Spinoza: Not exactly. Rather, it’s more like all of the infinitesimally small particles that come together to make everything in this world belong to the entire being that is God. After all, only God can last for an infinite time, and those particles that contain all of these universal properties are just as infinite.

Descartes: Oh no.

Leibniz: How could you.

Spinoza: What did I do?

Descartes: Those kind of thoughts are going to ruin God for the modern world! No wonder the empiricists have already moved to making God an arbitrary figure in the universe, because of an imminent God like yours!

Spinoza: Oh come on, lots of civilizations believe in an imminent divine! What do you think your Son of God is?

Descartes: Christ is exceptional! It is through His imminence that God is also good!

Leibniz: Keep telling yourself that. Christ only exists in the best possible world because God wouldn’t even have wanted to live in any others.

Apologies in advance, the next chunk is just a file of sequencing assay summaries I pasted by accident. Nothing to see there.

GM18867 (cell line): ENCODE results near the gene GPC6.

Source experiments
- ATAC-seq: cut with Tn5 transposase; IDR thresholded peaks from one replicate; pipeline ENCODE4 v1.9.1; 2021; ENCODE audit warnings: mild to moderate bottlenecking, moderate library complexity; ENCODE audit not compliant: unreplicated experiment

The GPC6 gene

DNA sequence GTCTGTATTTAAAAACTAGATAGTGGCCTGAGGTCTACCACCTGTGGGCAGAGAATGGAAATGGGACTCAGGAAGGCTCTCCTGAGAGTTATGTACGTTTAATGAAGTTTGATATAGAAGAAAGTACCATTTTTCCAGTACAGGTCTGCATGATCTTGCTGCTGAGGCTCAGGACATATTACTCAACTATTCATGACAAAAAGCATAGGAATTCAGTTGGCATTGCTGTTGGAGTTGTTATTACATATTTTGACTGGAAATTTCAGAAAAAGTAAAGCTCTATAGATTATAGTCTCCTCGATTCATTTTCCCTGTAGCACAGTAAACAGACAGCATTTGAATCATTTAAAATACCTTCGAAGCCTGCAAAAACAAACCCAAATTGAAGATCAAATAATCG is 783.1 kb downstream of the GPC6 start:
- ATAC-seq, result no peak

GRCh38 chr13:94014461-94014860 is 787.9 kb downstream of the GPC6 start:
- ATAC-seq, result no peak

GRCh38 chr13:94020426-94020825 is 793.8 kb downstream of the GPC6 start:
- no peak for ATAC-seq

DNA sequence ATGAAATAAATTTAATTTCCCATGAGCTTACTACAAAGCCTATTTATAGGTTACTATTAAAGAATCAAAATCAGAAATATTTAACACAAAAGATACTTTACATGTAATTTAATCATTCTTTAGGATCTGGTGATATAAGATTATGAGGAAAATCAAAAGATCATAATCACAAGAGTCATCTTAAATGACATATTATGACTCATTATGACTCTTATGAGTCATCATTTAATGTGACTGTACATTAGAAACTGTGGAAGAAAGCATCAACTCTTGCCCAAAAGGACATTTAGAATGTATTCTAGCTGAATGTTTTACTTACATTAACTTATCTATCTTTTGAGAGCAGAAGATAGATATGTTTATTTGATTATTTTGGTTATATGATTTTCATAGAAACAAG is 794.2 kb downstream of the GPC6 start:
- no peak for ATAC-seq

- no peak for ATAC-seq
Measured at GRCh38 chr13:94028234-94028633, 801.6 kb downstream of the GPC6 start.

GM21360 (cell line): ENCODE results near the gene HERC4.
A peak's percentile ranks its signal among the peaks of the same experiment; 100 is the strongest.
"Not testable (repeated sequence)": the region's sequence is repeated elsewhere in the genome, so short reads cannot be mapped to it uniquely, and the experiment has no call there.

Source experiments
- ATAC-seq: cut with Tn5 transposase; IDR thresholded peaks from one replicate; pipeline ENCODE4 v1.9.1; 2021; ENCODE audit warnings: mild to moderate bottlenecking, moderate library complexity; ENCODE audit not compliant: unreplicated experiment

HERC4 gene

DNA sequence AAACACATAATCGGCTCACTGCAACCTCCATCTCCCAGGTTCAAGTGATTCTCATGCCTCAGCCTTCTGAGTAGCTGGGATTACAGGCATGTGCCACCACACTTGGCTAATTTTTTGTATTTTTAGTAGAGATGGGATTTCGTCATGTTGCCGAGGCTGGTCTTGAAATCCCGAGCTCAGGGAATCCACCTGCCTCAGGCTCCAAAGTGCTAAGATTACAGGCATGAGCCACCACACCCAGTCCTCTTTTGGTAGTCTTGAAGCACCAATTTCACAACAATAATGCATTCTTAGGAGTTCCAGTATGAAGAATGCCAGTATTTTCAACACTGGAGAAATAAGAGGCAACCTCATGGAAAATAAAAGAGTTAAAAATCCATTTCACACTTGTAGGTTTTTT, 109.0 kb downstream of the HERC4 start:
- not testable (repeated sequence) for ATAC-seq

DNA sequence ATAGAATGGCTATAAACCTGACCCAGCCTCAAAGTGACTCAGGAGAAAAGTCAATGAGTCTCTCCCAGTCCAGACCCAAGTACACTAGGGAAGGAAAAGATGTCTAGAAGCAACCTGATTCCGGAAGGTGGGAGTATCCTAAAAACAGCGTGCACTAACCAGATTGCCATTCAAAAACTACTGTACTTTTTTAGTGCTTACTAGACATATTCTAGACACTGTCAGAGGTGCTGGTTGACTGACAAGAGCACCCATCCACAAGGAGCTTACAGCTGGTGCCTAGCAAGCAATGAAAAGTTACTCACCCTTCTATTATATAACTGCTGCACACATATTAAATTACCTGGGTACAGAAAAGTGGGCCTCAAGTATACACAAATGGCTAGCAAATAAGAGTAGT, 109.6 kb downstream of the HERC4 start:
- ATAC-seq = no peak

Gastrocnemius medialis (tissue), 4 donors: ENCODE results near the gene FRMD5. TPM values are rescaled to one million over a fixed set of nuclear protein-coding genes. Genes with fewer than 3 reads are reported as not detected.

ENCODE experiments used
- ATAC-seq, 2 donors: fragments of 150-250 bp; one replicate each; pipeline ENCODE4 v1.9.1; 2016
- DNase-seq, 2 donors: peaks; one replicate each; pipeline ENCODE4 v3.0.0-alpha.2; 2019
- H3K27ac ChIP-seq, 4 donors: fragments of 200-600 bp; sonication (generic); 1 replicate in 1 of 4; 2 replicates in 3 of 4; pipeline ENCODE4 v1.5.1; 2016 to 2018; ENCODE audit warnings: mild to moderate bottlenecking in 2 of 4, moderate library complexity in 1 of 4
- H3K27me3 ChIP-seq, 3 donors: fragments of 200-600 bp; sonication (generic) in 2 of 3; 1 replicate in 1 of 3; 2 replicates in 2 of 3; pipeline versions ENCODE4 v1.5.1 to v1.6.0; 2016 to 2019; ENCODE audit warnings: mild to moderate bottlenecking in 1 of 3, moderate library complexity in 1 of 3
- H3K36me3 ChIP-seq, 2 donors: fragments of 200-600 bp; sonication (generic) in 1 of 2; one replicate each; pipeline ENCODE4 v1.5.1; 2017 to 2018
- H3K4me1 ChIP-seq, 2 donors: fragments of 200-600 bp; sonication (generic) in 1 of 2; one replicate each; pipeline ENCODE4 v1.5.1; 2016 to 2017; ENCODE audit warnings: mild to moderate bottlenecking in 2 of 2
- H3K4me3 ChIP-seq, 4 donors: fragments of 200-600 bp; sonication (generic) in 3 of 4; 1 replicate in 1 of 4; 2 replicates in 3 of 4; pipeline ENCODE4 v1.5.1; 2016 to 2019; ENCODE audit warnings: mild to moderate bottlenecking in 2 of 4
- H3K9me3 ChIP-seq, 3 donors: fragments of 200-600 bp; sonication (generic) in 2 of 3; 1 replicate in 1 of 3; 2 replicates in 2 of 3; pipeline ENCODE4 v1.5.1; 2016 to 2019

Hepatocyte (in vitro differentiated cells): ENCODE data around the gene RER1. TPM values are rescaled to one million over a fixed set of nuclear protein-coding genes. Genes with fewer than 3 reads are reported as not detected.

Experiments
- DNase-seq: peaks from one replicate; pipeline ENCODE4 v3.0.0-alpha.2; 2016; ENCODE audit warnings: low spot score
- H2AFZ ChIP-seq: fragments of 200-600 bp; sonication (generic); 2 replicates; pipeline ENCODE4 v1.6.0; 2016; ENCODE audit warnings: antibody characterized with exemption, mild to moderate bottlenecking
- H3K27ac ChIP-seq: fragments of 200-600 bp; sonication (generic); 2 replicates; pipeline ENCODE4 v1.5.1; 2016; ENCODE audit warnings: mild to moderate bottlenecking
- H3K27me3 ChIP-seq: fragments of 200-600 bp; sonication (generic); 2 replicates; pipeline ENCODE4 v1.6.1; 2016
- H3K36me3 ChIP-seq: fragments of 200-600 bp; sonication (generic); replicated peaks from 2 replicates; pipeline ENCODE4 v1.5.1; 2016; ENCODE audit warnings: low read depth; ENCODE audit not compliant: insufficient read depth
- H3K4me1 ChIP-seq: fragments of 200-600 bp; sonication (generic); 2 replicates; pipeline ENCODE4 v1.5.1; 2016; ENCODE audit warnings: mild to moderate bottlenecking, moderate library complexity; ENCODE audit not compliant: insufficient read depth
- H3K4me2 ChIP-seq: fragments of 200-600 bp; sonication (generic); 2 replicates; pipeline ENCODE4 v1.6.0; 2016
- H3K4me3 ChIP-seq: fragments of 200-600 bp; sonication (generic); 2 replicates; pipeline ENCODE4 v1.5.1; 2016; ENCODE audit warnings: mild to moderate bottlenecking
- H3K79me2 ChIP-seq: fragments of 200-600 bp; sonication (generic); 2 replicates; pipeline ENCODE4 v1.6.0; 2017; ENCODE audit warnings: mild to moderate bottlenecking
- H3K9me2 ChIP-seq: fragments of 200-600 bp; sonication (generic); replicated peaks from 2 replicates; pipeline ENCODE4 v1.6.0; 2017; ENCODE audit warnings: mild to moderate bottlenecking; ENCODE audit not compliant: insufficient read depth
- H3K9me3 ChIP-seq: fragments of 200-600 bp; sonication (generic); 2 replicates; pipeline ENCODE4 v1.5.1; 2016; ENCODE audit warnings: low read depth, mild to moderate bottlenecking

Spinoza: Do you guys even hear yourselves? It is exactly this kind of emphasis on an omnipotent, transcendent God that has caused a rift in how we as philosophers relate to the people outside of this tower!

Descartes: I’d rather not hear any more of this heresy. Only a being abstract from this finite world could ever hold such an idea as great as infinitude. It is the only way that I could grasp such an idea as “infinity” without ever truly experiencing it.

Leibniz: Not… really… It is through a transcendent God that everything else in the world can hold an infinite amount of properties. That infinitude had to have been borne beyond anything finite.

Spinoza: (sigh) Perhaps someone else can sort out this whole “God” mess for the modern world. But who could that be?

Kant: (aside) Well I have an idea.

~ ~ ~ ~ ~

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Somewhere Atop the Ivory Tower 2